Whether you are repairing a leak or replacing a radiator, you may need to drain the central heating system in your home. Although it can be time consuming, it’s good practice as it helps to remove any sludge or limescale build up. It also gives you complete peace of mind that there won’t be any water leaks whilst carrying out the work.
Below you can find the steps to drain a central heating system with the photos taken from a recent radiator replacement at my house on the top floor.
Table of Contents
What You’ll Need
- Hose pipe
- Adjustable spanner
- Jubilee Clip
- Radiator key
- Towel (to clean any spillages)
How To Drain A Central Heating System
1. Switch Off The Boiler
Before you begin to fix any leaks or replace any radiators, you will want ensure that you switch off the boiler beforehand. This is a safety measure and provides you with complete peace of mind whilst carrying out any repairs.
2. Connect The Hose Pipe
With the boiler switched off, you are now ready to drain the central heating system by firstly locating the drain off valve. Once located, attach a hose pipe to the drain valve and secure it using a jubilee clip. If it isn’t securely attached, you run the risk of dirty water from the central heating system spilling all over your floor.
3. Direct The Hose Pipe Outside
The next step is to direct the hose pipe outside of your home as we did in the below photo. If it doesn’t reach, we would recommend buying a new hose pipe because it’s a crucial part of draining your central heating system.
4. Open The Drain Valve
Now that you have setup the draining of water, use an adjustable spanner to open the drain valve.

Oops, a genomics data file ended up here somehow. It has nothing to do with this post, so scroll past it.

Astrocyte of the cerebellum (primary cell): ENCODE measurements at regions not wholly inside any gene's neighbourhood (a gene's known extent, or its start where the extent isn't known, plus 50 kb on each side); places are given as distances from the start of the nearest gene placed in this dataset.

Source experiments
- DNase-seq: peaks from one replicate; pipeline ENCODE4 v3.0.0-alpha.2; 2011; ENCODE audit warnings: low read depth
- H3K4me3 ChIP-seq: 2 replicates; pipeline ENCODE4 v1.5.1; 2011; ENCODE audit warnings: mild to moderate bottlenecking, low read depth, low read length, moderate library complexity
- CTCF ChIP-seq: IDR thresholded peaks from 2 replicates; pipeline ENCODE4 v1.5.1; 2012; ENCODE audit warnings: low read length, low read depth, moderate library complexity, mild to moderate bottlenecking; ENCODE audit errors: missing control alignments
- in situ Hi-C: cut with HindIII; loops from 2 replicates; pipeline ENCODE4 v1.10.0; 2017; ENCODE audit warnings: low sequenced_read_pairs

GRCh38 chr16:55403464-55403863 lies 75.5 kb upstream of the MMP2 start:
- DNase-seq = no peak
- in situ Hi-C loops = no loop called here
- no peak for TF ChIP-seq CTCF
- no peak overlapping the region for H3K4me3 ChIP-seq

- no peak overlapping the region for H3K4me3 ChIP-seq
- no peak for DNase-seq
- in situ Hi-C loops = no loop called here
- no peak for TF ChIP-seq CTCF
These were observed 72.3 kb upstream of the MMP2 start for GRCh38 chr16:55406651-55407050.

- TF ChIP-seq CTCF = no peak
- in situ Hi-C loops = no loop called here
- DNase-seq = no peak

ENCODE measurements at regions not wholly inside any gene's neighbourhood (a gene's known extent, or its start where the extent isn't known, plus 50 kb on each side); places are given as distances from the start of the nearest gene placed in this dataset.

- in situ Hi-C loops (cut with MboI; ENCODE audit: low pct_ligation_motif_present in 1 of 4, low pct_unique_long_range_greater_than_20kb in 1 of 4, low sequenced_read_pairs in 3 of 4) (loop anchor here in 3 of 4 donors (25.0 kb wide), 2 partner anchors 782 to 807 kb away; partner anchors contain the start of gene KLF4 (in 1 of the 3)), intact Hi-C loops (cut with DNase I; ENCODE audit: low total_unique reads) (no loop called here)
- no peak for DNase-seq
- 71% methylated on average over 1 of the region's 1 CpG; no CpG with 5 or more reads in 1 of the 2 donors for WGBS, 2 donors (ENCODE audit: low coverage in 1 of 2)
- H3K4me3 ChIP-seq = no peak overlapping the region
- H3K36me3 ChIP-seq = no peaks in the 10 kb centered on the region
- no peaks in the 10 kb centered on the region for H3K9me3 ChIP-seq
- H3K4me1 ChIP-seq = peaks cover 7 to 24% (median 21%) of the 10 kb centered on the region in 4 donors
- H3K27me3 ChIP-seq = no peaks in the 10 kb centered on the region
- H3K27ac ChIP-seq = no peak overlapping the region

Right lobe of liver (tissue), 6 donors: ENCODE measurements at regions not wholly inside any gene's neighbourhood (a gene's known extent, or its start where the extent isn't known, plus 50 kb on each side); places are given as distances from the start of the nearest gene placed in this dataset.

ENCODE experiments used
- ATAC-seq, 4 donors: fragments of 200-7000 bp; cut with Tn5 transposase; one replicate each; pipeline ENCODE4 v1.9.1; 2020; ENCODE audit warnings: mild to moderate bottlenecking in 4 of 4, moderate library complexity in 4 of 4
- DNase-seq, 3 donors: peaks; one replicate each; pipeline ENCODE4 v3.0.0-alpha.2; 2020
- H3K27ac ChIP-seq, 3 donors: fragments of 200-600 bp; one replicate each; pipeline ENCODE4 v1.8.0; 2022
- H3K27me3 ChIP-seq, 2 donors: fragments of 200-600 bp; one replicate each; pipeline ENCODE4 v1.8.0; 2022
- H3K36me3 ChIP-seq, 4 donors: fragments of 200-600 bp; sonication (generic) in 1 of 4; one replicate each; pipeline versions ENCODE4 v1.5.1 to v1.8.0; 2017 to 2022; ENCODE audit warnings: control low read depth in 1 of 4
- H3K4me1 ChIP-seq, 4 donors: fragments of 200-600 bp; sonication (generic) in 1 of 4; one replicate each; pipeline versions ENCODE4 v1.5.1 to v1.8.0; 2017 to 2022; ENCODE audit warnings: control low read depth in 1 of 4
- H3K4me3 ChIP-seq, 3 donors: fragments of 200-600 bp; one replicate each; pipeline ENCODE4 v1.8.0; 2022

5. Open The Bleed Valves
In order to drain the water at a much faster rate, you can open the bleed valves of the radiators. Whilst you are opening them, you should be able to hear the air being sucked from the central heating system.
6. Check Water Is Draining Out
Once the drain valve and bleed valves are open, double check that water is being drained from the central heating system. The length of time it takes to completely drain out can vary but most systems take between 10 to 15 minutes.
Once you are happy that all of the water has been drained, you can close the radiator bleed valves. After that, you can proceed to close the drain valve and remove the hose pipe. However, whilst handling the hose pipe, be warned that there may be some water still inside of the pipe, therefore walk straight outside with it.
Although it may seem daunting at first, to drain a central heating system is relatively straightforward. As long as you securely attach the hose pipe, there should be no issues whatsoever and once drained, you can happily complete any repair work to the radiators in your house. If you have any questions, feel free to get in touch and we can provide our advice where possible.